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by Julian Barry Tonight & next Thursday thru Saturday At Dunster House

By Deborah A. Coleman

HE HAD ONLY BEGUN to realize that war kills and the Great Society starves when police carted Lenny Bruce to the morgue. Bruce was cool, he was funny. Harrassed by narcotics and obscenity charges, Bruce was sick--but not with the diseases the grand juries called him to account for. He was a symptom of the biased, uptight, closed-fisted society he satirized: if there were peace and tranquility, Bruce commented, then he would be there in the unemployment line with Herbert Hoover and Jonas Salk.

To the few who were attuned to his wit, Bruce was a folk hero; today, he is a vague shadow known only from clips from the Steve Allen show or a line from a Dylan song. Now Dunster House's splendid production of Lenny brings back the caustic comedian to those of us who have heard we should admire him, but don't know why.

Woven from Bruce's life and words, Julian Barry's play tells why by lifting the audience out of the kingdom of facile judgment that Bruce reviled--the kingdom where the tribe, clad in patchwork dashikis, determines that the man who gives it up for God is best, the man who doesn't is second best, and the man who talks about it is dirty." Barry gives us the whole brash, bitter, sex-loving, comic man.

As Lenny Bruce, Alan Franken is the nerve center of the production. Handling Lenny Bruce's words with a sure feel for their comedy and poignancy, Franken makes it needless to debate the accuracy of his portrayal, Franken is not imitating Bruce, but he infuses the role with a vitality which recreates Lenny's charm, wit and concern. Making the transition to convincing desperation when he is finally convicted of obscenity charges proves difficult for the ebullient actor, but he recovers his depth of characterization as Bruce's degradation increases.

Around Franken's Lenny, the rest of the company scintillates--show people, his Aunt Mema, judges, cops, and cartoon fantasies of Bruce's fertile mind. Coy, but too deadpan when she first appears, Shelley Thompson develops her role as Lenny's wife so that we hear the crack in her voice at the end as real distress. Ms. Thompson's aplomb in playing most of Act I in tassled pasties and G string was part of the Brucian sophistication of the whole production--a self-confidence unusual on a Harvard stage. With the same sharp style that Franken displays as he switches accents in spinning out dialogue, the other members of the cast play their assorted roles. Louise Claps condenses single, clear emotions in her parts which range from Bruce's comfortable aunt to a prison matron. Sue Brown moves from stripper to 1950's sweetheart to prim court reporter. Handicapped with a lesser variety among their bit parts, the men were adequate; Perry Emerson, who had the most opportunity for diversity, welched on his challenge by playing all his parts alike.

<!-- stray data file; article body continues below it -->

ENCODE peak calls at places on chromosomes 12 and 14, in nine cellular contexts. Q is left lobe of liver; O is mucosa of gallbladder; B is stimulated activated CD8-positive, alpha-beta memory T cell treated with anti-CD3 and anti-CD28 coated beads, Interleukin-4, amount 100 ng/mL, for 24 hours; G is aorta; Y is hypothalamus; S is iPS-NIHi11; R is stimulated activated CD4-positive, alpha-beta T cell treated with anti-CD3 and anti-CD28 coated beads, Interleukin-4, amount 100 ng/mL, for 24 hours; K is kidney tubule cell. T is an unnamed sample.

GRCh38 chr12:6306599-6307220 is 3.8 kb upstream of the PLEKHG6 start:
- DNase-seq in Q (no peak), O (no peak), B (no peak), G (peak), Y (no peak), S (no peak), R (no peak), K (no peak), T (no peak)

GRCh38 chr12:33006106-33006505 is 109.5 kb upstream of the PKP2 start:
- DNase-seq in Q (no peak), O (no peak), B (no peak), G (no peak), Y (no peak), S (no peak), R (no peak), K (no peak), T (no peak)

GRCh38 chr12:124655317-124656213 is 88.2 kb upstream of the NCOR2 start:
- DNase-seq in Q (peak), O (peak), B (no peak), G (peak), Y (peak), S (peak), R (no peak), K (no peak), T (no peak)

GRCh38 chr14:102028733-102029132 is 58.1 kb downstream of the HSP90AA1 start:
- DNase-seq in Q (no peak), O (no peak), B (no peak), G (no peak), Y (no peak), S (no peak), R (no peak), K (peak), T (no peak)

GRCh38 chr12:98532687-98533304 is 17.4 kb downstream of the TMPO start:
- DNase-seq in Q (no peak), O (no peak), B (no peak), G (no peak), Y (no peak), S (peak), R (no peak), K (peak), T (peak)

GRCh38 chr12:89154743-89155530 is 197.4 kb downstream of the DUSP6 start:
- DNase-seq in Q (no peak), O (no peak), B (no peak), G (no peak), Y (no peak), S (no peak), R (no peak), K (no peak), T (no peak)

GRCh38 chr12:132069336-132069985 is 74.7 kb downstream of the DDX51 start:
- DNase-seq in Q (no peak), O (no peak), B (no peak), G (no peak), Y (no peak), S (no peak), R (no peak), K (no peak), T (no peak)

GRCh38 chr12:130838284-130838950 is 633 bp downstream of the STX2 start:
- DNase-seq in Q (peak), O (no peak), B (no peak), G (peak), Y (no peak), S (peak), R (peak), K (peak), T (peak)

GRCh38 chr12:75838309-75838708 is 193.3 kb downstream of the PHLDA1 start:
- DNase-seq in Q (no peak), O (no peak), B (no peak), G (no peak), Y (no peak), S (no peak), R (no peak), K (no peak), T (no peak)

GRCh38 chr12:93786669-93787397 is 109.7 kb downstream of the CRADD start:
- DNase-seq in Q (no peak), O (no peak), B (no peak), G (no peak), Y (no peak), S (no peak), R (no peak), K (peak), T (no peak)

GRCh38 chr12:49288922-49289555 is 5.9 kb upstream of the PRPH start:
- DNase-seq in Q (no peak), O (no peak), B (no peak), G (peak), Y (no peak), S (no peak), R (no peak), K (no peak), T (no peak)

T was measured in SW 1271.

THE SKILL of the director and his staff explodes on the stage with all the pyrotechnics of Lenny Bruce's imagination For the long period she had to consider--the Korean war to 1966--Jan Stauffer designed costumes both appropriate and stylish for the respective scenes. Kevin Benjamin made his functional platform set a fantastic construction slopping and painting the platforms and adding a fifteen foot obelisk. The yellow vertical is used to delightful advantage in two of Lenny's elaborate company scenes. Christ and Moses appear at the top in one scene, staring solemnly in the luminous aura at the bishop of St. Paul's in full vestments, fighting off lepers and bagging for a new car. In the dream court room scene--Lenny's defense as he would like it--the rudge sits like a baby on the tall dais, giant gavel in hand and judicial robe falling like a black christening gown the length of the form. The church and courtroom farces are samples of the excitement Victor Budnick projects with his direction. Maintaining a rapid pace, Budnick sets one character group against another so that scenes expand and pop like a string of soap bubbles. The lighting cues are slightly off and the low-lighted scenes too dim, but these slips do not undercut the production's exuberance.

Opulent, colorful, polished, Dunster's production of Lenny enmeshes us in the jokes, the faces, the accents. As much as it is a projection of Lenny Bruce's mind, the show is a reflection of the world that crushed him. At the end, the hard blade gleams like the point of one of Bruce's jokes. It is easy to become so caught up in the laughter, the artifice of Lenny sauntering from stage to bedroom, that the real courtroom scene of his last indictment stands in harsh contrast. Despite the sinister tone of this scene and the ones that follow, we are not prepared to see Bruce splayed out naked...dead, on a toilet seat by a news photographer and some cops. Bruce's end becomes one more expression of his message and one more example, as the photographer reaches for a towel to cover Bruce for decency's sake, of the trouble he saw.

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